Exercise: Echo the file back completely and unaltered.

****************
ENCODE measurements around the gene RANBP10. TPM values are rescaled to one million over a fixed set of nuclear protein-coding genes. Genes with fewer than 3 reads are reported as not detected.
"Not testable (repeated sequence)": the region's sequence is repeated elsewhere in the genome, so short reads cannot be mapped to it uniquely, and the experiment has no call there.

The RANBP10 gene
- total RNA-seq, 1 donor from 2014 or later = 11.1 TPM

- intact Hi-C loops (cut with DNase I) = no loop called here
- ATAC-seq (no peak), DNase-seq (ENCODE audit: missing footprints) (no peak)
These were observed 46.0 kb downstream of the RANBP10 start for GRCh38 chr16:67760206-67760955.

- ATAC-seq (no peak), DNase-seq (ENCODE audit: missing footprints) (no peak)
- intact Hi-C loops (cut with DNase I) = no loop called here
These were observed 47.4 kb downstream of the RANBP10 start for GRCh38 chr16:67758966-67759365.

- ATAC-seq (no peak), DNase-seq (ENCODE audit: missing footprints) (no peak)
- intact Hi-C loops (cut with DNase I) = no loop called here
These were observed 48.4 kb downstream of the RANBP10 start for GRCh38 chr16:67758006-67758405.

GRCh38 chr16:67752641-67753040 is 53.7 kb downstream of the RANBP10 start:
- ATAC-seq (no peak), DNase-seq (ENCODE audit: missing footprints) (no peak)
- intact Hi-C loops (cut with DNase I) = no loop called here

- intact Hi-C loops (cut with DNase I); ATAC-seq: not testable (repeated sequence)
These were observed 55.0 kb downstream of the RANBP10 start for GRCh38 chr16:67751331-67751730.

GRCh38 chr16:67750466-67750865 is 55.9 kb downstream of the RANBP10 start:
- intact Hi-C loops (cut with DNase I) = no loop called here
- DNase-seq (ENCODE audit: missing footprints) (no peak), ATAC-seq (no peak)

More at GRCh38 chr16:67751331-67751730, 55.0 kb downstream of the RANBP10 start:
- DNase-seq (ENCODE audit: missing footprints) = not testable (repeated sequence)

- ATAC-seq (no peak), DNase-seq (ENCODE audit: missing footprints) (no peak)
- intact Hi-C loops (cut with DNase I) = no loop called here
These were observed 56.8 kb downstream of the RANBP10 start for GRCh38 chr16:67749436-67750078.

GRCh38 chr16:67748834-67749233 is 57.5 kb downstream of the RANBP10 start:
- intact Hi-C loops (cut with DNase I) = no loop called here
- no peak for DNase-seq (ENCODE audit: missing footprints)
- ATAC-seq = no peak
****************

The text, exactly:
ENCODE measurements around the gene RANBP10. TPM values are rescaled to one million over a fixed set of nuclear protein-coding genes. Genes with fewer than 3 reads are reported as not detected.
"Not testable (repeated sequence)": the region's sequence is repeated elsewhere in the genome, so short reads cannot be mapped to it uniquely, and the experiment has no call there.

The RANBP10 gene
- total RNA-seq, 1 donor from 2014 or later = 11.1 TPM

- intact Hi-C loops (cut with DNase I) = no loop called here
- ATAC-seq (no peak), DNase-seq (ENCODE audit: missing footprints) (no peak)
These were observed 46.0 kb downstream of the RANBP10 start for GRCh38 chr16:67760206-67760955.

- ATAC-seq (no peak), DNase-seq (ENCODE audit: missing footprints) (no peak)
- intact Hi-C loops (cut with DNase I) = no loop called here
These were observed 47.4 kb downstream of the RANBP10 start for GRCh38 chr16:67758966-67759365.

- ATAC-seq (no peak), DNase-seq (ENCODE audit: missing footprints) (no peak)
- intact Hi-C loops (cut with DNase I) = no loop called here
These were observed 48.4 kb downstream of the RANBP10 start for GRCh38 chr16:67758006-67758405.

GRCh38 chr16:67752641-67753040 is 53.7 kb downstream of the RANBP10 start:
- ATAC-seq (no peak), DNase-seq (ENCODE audit: missing footprints) (no peak)
- intact Hi-C loops (cut with DNase I) = no loop called here

- intact Hi-C loops (cut with DNase I); ATAC-seq: not testable (repeated sequence)
These were observed 55.0 kb downstream of the RANBP10 start for GRCh38 chr16:67751331-67751730.

GRCh38 chr16:67750466-67750865 is 55.9 kb downstream of the RANBP10 start:
- intact Hi-C loops (cut with DNase I) = no loop called here
- DNase-seq (ENCODE audit: missing footprints) (no peak), ATAC-seq (no peak)

More at GRCh38 chr16:67751331-67751730, 55.0 kb downstream of the RANBP10 start:
- DNase-seq (ENCODE audit: missing footprints) = not testable (repeated sequence)

- ATAC-seq (no peak), DNase-seq (ENCODE audit: missing footprints) (no peak)
- intact Hi-C loops (cut with DNase I) = no loop called here
These were observed 56.8 kb downstream of the RANBP10 start for GRCh38 chr16:67749436-67750078.

GRCh38 chr16:67748834-67749233 is 57.5 kb downstream of the RANBP10 start:
- intact Hi-C loops (cut with DNase I) = no loop called here
- no peak for DNase-seq (ENCODE audit: missing footprints)
- ATAC-seq = no peak